If this thing goes to trial this month — this maroon contusion on the psyche of the South County education system otherwise known as the Sweetwater/Southwestern corruption case —then the Xolos have an excellent chance of winning Super Bowl 2015.
Once former trustee Pearl Quiñones gave up the fight a couple weeks back and admitted to the lesser of the charges against her, all the other dominoes in this high-stakes political game fell into place. That was the word at the courthouse as this legal tug of war played out over the months. Years, actually.
And sure enough, last Friday Deputy District Attorney Leon Schorr reeled in the biggest fish of this expedition: former Sweetwater Union High School District Superintendent Jesus Gandara.
The former bossman who years ago was accused of inviting contractors to his daughter’s wedding so they could curry favor with him and win juicy contracts pleaded guilty to two out of what felt like hundreds of charges against him — felonious conspiracy and misdemeanor non-reporting of gifts.
Turns out he may have been acting like Don Corleone at his daughter’s wedding but in the end, instead of whacking people, Gandara was guilty of administrative oversights.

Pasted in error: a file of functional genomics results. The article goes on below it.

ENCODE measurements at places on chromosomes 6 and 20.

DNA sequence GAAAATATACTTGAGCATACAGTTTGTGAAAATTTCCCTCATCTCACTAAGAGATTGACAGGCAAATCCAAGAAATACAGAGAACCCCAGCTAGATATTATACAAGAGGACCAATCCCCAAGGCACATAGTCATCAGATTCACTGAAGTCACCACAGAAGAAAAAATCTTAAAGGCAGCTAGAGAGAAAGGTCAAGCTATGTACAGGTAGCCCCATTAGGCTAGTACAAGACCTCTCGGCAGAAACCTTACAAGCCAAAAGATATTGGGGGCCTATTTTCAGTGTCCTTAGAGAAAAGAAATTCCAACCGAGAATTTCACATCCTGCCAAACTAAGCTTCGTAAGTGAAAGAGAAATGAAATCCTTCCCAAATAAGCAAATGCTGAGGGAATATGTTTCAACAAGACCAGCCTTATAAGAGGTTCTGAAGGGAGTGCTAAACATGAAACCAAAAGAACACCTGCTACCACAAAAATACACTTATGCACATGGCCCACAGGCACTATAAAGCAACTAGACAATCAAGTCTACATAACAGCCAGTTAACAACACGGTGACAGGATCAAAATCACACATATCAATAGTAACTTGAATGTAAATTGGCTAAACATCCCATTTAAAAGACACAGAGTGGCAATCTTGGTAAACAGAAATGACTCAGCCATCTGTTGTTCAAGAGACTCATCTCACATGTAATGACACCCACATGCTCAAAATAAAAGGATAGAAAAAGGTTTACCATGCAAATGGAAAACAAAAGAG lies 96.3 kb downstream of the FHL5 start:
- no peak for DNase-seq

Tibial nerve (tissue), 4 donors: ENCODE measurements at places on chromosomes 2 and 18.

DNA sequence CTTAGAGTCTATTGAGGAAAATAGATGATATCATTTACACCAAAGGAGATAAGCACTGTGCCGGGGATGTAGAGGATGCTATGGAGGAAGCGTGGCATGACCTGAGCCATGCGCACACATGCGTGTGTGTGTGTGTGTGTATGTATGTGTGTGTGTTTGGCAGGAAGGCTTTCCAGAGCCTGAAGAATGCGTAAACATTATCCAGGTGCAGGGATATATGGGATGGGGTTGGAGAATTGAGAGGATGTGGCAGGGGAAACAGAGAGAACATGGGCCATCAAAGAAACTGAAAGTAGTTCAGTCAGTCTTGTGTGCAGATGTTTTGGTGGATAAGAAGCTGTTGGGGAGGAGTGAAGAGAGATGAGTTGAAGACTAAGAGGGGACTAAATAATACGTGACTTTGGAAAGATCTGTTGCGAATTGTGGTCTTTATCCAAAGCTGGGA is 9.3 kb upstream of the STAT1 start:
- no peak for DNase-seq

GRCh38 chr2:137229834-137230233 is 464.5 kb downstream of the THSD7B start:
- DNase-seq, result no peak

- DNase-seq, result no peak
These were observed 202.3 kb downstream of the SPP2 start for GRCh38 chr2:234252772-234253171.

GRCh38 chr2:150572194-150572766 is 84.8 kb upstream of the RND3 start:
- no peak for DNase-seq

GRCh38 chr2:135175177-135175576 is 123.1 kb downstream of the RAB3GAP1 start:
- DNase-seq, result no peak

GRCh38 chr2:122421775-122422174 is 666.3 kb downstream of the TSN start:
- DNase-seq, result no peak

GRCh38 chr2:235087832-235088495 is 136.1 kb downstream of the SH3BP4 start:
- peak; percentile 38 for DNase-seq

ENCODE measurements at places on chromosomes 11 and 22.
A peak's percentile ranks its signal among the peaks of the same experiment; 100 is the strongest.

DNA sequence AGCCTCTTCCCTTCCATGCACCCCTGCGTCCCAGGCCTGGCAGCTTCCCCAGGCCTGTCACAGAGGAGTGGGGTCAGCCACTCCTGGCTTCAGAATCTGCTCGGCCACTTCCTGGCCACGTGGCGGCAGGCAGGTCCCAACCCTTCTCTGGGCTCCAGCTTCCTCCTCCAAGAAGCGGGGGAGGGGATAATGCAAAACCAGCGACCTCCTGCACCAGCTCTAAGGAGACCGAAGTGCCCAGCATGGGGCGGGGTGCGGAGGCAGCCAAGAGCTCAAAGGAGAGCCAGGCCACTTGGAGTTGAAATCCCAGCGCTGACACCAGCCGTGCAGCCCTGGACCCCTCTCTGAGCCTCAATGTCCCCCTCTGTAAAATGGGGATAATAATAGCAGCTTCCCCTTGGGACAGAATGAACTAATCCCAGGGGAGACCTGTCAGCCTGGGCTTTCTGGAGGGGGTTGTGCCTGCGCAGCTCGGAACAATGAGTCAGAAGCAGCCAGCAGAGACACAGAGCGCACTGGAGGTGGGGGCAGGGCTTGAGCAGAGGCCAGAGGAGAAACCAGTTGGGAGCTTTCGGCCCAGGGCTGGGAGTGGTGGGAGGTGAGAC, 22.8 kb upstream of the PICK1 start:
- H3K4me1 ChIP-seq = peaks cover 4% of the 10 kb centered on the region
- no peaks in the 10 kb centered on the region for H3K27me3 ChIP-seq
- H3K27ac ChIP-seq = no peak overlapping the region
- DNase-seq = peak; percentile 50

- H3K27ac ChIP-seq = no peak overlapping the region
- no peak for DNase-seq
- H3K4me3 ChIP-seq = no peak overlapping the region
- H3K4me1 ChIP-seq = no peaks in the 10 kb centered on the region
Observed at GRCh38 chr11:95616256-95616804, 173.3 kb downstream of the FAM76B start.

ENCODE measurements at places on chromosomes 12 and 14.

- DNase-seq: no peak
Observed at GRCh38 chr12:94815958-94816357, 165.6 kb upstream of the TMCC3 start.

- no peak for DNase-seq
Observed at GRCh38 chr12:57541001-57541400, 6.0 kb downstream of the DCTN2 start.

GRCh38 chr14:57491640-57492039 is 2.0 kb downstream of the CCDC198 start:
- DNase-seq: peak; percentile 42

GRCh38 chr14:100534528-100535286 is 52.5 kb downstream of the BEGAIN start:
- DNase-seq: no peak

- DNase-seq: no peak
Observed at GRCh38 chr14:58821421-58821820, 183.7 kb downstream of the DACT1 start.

That same day former board member Greg Sandoval also pleaded guilty. The two men will learn their punishments later this summer.
On Wednesday ex-school board member Arlie Ricasa was sentenced and four days ago former Southwestern College president Raj Chopra was punished, as was bond underwriter Gary Cabello.
Chopra was not present in court (having pleaded guilty to a misdemeanor and now living out of state) and Cabello shambled out of the courthouse after his attorney revealed to the judge the corruption case has ruined him and the man has little means of paying back the $7,000 fine levied against him.
And that, for now, will be the imagery that lingers — absence and a sense of bewildered, aimless wandering.
It’s understandable, a defendant’s wanting to settle a case and avoid the risk of going to trial. But there is a sense of emptiness when a deal is struck, obviating the need for prosecutors and defense attorneys to put charges in context. To paint a meticulously clear picture of the alleged crimes that were committed and the accused’s explanation.
And as the final three of the 15 defendants in this years-old case bargain to stay out of jail in exchange for admissions of something, there’s a feeling of “How did we get here?”
How did we get to a place where there’s a real chance the current high school board may be left with one trustee if board members Jim Cartmill and Bertha Lopez are forced to step down, joining Arlie Ricasa and Quiñones. And how can we avoid coming here again?